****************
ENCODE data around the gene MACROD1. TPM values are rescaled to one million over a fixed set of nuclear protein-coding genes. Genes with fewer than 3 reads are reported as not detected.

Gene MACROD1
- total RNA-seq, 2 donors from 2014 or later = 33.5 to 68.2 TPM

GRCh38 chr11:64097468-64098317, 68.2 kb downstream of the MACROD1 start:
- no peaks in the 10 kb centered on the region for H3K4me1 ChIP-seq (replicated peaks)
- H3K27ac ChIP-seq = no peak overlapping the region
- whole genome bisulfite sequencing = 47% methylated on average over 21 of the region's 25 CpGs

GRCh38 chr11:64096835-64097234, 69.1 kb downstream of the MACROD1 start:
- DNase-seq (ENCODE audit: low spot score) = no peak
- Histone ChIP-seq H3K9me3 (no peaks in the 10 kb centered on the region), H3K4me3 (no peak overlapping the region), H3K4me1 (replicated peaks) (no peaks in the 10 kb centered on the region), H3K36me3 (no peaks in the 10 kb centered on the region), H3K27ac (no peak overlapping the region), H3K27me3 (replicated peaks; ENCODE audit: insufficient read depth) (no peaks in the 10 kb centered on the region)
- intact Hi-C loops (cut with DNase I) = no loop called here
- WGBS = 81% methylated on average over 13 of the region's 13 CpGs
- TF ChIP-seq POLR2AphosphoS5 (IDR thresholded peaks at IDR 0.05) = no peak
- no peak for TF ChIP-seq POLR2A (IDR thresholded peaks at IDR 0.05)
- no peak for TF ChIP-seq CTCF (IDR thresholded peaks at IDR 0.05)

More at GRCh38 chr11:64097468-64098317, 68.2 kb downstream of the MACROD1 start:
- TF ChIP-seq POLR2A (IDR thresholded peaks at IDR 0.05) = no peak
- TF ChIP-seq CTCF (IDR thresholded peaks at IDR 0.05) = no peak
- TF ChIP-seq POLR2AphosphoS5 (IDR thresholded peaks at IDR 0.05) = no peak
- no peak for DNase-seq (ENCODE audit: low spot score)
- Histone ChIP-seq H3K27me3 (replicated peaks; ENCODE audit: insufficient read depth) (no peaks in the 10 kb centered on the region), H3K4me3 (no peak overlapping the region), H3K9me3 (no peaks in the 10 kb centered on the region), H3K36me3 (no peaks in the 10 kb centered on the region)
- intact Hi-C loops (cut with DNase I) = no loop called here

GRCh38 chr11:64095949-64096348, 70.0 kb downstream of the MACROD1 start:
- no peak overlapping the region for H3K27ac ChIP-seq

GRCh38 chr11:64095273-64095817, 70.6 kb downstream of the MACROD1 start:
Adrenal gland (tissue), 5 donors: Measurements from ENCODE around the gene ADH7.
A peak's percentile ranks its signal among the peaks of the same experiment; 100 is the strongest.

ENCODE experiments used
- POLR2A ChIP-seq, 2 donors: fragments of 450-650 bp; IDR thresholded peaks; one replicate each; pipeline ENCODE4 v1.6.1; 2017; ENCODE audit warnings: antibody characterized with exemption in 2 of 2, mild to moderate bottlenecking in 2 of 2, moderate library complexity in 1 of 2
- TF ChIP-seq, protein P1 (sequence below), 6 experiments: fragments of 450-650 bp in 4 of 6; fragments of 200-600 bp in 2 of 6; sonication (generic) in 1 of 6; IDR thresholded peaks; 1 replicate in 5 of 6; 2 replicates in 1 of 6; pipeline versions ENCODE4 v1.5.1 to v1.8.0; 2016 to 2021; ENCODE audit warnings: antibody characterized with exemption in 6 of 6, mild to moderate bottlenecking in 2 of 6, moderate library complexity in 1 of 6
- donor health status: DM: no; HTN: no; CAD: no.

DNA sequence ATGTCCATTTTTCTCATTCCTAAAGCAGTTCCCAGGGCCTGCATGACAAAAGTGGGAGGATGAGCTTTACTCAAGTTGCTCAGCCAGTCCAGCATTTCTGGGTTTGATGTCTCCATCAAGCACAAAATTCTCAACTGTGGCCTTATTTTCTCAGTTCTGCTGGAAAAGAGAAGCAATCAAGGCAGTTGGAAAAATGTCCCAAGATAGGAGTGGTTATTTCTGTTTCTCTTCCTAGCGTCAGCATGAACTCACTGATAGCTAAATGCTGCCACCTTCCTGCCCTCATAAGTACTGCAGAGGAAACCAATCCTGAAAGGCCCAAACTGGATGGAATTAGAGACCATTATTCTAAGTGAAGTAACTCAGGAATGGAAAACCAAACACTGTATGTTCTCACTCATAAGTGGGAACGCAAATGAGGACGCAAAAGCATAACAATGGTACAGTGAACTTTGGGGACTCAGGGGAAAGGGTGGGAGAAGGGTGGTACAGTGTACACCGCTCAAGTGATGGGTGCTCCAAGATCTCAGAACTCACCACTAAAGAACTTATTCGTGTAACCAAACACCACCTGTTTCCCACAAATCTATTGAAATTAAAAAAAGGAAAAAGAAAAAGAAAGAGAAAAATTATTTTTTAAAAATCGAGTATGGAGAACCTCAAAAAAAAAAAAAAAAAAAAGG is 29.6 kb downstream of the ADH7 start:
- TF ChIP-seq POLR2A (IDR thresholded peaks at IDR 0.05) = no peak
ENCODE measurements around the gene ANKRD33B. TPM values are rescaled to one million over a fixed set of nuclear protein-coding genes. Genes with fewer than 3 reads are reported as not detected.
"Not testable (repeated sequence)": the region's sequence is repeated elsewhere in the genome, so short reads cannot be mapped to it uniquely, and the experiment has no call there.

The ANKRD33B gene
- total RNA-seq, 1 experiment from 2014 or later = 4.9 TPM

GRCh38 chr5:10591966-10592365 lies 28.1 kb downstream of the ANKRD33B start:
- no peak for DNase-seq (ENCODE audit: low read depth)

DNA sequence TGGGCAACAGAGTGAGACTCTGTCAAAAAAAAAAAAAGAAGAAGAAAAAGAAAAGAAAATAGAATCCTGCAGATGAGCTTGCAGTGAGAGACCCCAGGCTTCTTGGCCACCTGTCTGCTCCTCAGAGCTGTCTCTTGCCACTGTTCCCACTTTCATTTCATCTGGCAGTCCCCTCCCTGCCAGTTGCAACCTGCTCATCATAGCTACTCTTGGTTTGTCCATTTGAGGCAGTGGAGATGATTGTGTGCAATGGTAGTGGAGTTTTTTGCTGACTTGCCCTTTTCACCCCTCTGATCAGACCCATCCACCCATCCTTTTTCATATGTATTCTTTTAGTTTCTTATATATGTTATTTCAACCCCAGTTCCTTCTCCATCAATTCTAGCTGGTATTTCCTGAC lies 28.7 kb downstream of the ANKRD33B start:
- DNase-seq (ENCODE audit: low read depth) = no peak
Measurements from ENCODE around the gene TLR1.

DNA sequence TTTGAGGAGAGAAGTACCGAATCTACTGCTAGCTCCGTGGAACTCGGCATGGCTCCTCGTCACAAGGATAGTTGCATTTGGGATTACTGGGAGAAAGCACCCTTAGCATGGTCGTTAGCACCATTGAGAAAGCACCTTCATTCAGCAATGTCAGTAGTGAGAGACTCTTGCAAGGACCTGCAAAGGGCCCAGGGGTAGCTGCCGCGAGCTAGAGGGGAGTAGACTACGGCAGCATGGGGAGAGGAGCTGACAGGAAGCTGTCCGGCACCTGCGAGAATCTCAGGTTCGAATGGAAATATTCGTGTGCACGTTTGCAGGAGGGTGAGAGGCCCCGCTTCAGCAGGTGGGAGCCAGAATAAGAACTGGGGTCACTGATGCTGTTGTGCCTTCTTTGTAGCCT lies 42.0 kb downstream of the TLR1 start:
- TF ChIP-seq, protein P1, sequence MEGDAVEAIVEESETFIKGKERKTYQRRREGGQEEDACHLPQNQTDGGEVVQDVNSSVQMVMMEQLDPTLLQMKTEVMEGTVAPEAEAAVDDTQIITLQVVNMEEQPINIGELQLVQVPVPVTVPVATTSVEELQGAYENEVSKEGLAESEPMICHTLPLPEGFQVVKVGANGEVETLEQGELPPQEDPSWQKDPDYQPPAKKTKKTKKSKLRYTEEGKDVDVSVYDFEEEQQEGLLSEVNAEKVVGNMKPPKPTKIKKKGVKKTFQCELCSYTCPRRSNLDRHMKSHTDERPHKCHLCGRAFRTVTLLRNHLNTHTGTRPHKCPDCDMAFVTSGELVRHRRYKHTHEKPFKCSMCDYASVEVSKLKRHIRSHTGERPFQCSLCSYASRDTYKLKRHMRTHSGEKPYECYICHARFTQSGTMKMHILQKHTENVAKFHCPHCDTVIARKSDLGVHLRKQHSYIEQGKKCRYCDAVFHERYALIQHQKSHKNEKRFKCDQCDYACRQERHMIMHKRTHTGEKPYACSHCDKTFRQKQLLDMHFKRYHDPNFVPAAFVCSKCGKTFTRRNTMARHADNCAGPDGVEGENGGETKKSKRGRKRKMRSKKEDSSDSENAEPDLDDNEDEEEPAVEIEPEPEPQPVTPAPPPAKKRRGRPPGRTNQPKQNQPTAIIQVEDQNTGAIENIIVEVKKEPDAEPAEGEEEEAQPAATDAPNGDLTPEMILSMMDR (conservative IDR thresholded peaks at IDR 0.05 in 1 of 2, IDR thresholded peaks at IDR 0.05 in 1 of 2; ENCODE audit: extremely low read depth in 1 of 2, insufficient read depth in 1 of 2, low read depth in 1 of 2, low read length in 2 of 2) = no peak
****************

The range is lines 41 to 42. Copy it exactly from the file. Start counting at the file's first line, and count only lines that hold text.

- DNase-seq (ENCODE audit: low read depth) = no peak
Measurements from ENCODE around the gene TLR1.